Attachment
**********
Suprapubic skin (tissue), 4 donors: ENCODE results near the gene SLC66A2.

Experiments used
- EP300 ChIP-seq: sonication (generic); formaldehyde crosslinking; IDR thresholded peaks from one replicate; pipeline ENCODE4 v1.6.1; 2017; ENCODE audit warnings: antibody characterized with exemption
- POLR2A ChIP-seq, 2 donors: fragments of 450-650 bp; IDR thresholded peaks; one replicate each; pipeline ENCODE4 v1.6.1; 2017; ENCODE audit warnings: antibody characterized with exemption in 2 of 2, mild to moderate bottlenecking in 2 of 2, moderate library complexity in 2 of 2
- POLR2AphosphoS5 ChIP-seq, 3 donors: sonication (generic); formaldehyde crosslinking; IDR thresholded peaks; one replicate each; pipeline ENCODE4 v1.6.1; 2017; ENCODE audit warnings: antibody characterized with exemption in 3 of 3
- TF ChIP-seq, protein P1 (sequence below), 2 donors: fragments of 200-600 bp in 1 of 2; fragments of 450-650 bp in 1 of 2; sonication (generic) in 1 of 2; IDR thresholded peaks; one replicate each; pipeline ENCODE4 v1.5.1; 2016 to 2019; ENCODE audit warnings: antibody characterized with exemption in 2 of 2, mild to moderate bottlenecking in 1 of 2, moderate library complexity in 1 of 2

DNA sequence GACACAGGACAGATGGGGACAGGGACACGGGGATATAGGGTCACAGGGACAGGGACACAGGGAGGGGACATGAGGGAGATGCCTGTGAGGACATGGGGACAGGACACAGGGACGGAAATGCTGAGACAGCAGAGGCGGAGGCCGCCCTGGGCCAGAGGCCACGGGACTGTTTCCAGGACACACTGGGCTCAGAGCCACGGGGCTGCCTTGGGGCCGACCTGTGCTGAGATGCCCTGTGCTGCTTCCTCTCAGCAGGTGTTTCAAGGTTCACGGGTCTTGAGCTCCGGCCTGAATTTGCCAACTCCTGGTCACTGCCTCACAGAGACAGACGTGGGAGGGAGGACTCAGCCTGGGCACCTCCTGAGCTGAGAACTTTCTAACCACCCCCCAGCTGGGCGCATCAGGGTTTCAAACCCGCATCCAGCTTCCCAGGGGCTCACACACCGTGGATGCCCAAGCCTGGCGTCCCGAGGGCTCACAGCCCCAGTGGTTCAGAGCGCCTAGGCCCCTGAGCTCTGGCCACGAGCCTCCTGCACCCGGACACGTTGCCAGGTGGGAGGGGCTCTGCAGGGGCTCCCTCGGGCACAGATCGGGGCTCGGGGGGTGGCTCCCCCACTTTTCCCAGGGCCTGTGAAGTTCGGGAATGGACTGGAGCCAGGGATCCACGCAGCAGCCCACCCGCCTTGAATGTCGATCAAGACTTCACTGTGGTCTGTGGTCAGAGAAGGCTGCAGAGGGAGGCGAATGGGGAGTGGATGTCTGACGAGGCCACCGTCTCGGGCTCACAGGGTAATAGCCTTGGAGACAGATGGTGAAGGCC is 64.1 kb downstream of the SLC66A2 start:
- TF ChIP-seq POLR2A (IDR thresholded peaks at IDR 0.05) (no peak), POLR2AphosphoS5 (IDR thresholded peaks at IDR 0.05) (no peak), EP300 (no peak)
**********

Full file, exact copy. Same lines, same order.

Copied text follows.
Suprapubic skin (tissue), 4 donors: ENCODE results near the gene SLC66A2.

Experiments used
- EP300 ChIP-seq: sonication (generic); formaldehyde crosslinking; IDR thresholded peaks from one replicate; pipeline ENCODE4 v1.6.1; 2017; ENCODE audit warnings: antibody characterized with exemption
- POLR2A ChIP-seq, 2 donors: fragments of 450-650 bp; IDR thresholded peaks; one replicate each; pipeline ENCODE4 v1.6.1; 2017; ENCODE audit warnings: antibody characterized with exemption in 2 of 2, mild to moderate bottlenecking in 2 of 2, moderate library complexity in 2 of 2
- POLR2AphosphoS5 ChIP-seq, 3 donors: sonication (generic); formaldehyde crosslinking; IDR thresholded peaks; one replicate each; pipeline ENCODE4 v1.6.1; 2017; ENCODE audit warnings: antibody characterized with exemption in 3 of 3
- TF ChIP-seq, protein P1 (sequence below), 2 donors: fragments of 200-600 bp in 1 of 2; fragments of 450-650 bp in 1 of 2; sonication (generic) in 1 of 2; IDR thresholded peaks; one replicate each; pipeline ENCODE4 v1.5.1; 2016 to 2019; ENCODE audit warnings: antibody characterized with exemption in 2 of 2, mild to moderate bottlenecking in 1 of 2, moderate library complexity in 1 of 2

DNA sequence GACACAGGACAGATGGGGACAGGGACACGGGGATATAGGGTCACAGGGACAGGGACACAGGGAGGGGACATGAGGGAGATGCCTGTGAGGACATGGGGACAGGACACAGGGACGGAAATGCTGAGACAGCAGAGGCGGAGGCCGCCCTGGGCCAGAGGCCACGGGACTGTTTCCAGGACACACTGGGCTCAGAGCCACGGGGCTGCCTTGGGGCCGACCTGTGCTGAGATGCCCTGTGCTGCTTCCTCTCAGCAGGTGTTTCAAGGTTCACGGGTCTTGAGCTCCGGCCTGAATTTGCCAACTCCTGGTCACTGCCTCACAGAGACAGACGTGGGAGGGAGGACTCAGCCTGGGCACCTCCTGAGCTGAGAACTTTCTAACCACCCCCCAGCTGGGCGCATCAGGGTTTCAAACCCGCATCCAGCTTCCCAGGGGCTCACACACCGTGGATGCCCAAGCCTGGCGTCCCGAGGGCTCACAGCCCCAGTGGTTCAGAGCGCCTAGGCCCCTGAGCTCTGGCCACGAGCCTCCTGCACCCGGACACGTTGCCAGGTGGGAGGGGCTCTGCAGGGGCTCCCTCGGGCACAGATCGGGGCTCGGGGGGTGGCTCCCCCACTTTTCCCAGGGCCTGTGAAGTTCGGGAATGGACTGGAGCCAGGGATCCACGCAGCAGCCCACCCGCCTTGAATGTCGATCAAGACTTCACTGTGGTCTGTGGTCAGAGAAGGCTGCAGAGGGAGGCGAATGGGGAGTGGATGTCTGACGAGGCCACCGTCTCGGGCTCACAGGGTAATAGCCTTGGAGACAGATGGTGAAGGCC is 64.1 kb downstream of the SLC66A2 start:
- TF ChIP-seq POLR2A (IDR thresholded peaks at IDR 0.05) (no peak), POLR2AphosphoS5 (IDR thresholded peaks at IDR 0.05) (no peak), EP300 (no peak)